Karnick on Wolfe and I Am Charlotte Simmons

Fascinating review of I Am Charlotte Simmons by S.T. Karnick at Books and Culture. In fact, it is almost a model of a good book review. It is interesting even if you haven’t read the book, it doesn’t spoil the book either, and it takes the work, and its author, seriously. While discussing ideas outside of the book, it doesn’t hijack the review to ride a hobby horse or get on a soap box (to use/mix two different metaphors/clichés).

The first paragraph sets out exactly how Karnick is going to approach the work:

The social value of the novel is in its unique ability to present human choices in all their variety and complexity. Plays and films also can show such choices, of course, but the novel has the advantage of easily allowing us to enter a situation from a particular character’s point of view, or even to hear and consider their thoughts. All of this allows us to identify with the character within the situation and judge how we would act if placed in a similar dilemma. There can, however, be too much of a good thing, and that is what happens in Tom Wolfe’s new novel, I Am Charlotte Simmons.

Karnick discusses Wolfe’s style and structure in reference to novelists like Flaubert, Fielding, Defoe, and Richardson and uses this to get to what he sees as the philosophical heart of what Wolfe is up to:

Wolfe’s story, while rather charming in its final irony (which I shall not reveal here) and sharp observations of contemporary American life, is more cynical and less hopeful than any of these, and the reason lies in Wolfe’s very different ideas about what drives human behavior and indeed whether people can really be said to make free choices in any meaningful way.

Karnick’s explication of what Wolfe is up to seems convincing to me, but I have not read the book (although I did watch Wolfe discuss the work on C-Span at some length).

Karnick adds to this philosophical discussion some well tempered critiques of Wolfe:

Regardless of whether one agrees with the philosophical conclusions Wolfe brings up, he is to be commended for considering such weighty matters in what is ultimately a fairly diverting story. Unfortunately, Wolfe’s biggest disadvantage as a novelist is the flip side of his greatest advantage as a writer: his astute journalist’s eye. He is a sharp observer of people, and his insights show a good deal of intelligence. However, Wolfe includes far too many of these observations, accumulating a vast store of unnecessary details unhappily reminiscent of Theodore Dreiser and Thomas Wolfe. The story frequently bogs down under the weight of its long descriptions of physical settings, considerations of the inner workings of college athletic programs, and the like.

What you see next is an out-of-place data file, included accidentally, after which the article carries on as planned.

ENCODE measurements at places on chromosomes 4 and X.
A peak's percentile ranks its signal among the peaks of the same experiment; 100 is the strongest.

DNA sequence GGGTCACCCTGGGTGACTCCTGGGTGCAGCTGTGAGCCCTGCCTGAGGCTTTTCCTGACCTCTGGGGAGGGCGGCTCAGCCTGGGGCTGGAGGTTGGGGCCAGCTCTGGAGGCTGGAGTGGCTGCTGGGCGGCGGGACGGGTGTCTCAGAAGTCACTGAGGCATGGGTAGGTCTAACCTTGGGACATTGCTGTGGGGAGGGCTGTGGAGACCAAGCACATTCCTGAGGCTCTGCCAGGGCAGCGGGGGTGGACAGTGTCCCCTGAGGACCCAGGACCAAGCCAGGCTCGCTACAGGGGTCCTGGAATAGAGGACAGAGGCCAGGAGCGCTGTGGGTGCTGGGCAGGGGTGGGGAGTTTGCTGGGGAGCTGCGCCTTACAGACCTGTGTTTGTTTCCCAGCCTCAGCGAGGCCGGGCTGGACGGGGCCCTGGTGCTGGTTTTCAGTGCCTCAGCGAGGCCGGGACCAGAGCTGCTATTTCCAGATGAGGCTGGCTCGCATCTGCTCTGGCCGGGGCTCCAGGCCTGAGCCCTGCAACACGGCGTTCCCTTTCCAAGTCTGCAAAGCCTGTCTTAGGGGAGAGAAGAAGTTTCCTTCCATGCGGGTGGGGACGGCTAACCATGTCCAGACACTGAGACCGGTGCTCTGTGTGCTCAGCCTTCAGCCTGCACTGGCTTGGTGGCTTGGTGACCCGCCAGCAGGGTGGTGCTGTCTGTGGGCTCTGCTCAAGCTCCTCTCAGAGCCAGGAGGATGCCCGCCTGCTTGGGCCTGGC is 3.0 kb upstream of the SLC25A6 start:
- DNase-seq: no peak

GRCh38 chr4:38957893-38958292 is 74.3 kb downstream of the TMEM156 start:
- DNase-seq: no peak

Especially exhausting and superfluous are the lengthy descriptions of characters’ thoughts. Wolfe tends here, as in his other books, to depict each scene from a particular character’s point of view, and that is often a very good choice. His tendency to filter each scene through a character’s point of view, however, puts the events at an additional remove from the reader and actually prevents us from seeing them as vividly as we would if the descriptions were briefer and seemed objective.

This is exactly what has kept me from enjoying Wolfe in the past and keeps me from picking up his latest. I don’t have the time or energy for massive books of this nature.

Anyway, I think Karnick’s review is a model of usefulness and intellect. If you have any interest in Wolfe, the novel, and or the issue of free will I encourage you to take a look.

Kevin Holtsberry
I work in communications and public affairs. I try to squeeze in as much reading as I can while still spending time with my wife and two kids (and cheering on the Pittsburgh Steelers and Michigan Wolverines during football season).